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This article is part of the supplement: Frontiers of Retrovirology 2011

Open Access Poster presentation

Sequences up- and down-stream of the DIS hairpin are important for HIV-1 replication

Nikki van Bel*, Atze T Das and Ben Berkhout

  • * Corresponding author: Nikki van Bel

Author Affiliations

Laboratory of Experimental Virology, Department of Medical Microbiology, Center for Infection and Immunity Amsterdam (CINIMA), Academic Medical Center of the University of Amsterdam, The Netherlands

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Retrovirology 2011, 8(Suppl 2):P68  doi:10.1186/1742-4690-8-S2-P68


The electronic version of this article is the complete one and can be found online at: http://www.retrovirology.com/content/8/S2/P68


Published:3 October 2011

© 2011 van Bel et al; licensee BioMed Central Ltd.

This is an open access article distributed under the terms of the Creative Commons Attribution License (http://creativecommons.org/licenses/by/2.0), which permits unrestricted use, distribution, and reproduction in any medium, provided the original work is properly cited.

Background

Infectious HIV-1 virions contain two copies of the viral RNA genome, which are non-covalently linked through sequence elements in the 5'untranslated leader region (5'UTR). This leader region is highly structured and can expose the Dimerization Initiation Signal (DIS) in a stem-loop structure. Because of the palindromic nature of the hairpin loop, a kissing-loop dimer (KLD) interaction between two DIS elements can initiate dimer formation in vitro and subsequent RNA rearrangements can result in a more stable extended dimer (ED). Unpublished findings from our laboratory suggested that the unpaired nucleotides that flank the DIS stem-loop element may have a role in HIV-1 dimer formation. We therefore probed the function of these sequences during HIV-1 replication.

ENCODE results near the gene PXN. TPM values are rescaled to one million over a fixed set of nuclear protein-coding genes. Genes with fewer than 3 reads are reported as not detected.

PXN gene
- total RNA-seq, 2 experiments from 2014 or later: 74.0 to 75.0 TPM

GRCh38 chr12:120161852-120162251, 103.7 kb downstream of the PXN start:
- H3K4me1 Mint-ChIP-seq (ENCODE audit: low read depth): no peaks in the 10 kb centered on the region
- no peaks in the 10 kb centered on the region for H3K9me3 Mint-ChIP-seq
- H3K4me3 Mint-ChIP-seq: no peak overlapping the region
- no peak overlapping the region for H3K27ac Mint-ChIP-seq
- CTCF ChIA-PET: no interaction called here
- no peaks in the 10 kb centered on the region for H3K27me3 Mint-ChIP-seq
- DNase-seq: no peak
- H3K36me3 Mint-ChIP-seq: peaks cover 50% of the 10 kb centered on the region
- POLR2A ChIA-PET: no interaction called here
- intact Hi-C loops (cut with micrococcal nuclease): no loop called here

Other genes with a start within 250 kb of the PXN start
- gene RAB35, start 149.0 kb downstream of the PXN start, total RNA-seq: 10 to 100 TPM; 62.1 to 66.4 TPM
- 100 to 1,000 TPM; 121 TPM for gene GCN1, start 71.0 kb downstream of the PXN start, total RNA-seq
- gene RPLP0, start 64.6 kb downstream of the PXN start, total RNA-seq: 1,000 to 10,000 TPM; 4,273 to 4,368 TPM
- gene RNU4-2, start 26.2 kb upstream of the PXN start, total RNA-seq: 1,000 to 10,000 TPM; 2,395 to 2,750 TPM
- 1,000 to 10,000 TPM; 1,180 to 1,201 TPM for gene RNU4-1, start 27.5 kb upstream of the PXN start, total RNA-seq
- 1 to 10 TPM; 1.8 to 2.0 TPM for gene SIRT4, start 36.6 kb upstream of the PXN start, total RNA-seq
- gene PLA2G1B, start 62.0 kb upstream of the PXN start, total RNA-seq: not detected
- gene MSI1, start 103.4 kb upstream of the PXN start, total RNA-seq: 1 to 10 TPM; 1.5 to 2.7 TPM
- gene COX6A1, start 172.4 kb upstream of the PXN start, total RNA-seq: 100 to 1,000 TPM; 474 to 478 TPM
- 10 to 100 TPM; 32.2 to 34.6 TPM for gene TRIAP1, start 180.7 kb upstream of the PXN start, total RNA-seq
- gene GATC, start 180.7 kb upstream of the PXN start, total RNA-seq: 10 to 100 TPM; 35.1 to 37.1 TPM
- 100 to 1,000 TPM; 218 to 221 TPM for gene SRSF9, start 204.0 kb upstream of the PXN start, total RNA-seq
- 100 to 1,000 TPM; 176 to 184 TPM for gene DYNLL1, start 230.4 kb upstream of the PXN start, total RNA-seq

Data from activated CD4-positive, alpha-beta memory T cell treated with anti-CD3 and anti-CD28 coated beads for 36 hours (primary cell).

Materials and methods

The sequences immediately up- and down-stream of the DIS hairpin were either mutated or randomized in the context of the HIV-1 molecular clone pLAI. The virus libraries with randomized sequences were cultured for several months to select for replication-competent variants. The effect of the mutations on viral gene expression, dimer formation, packaging and replication was analyzed.

Results

We first determined the sequence constraints for the nucleotides flanking the DIS hairpin to support optimal virus replication. For this, we randomized these sequences and started multiple long-term cultures to select for replication-competent variants. This analysis revealed a strong preference for the wild-type sequence, but with some minor variations. Overall, these segments seem to play an important role in virus replication in a sequence-specific manner. Mutation of these sequences did not affect HIV-1 gene expression, but reduced viral replication. Further analyses of the precise replication step affected are ongoing.

Conclusions

The single-stranded nucleotides flanking the HIV-1 DIS hairpin are important for efficient HIV-1 replication. Their role in viral RNA dimerization will be studied in further detail.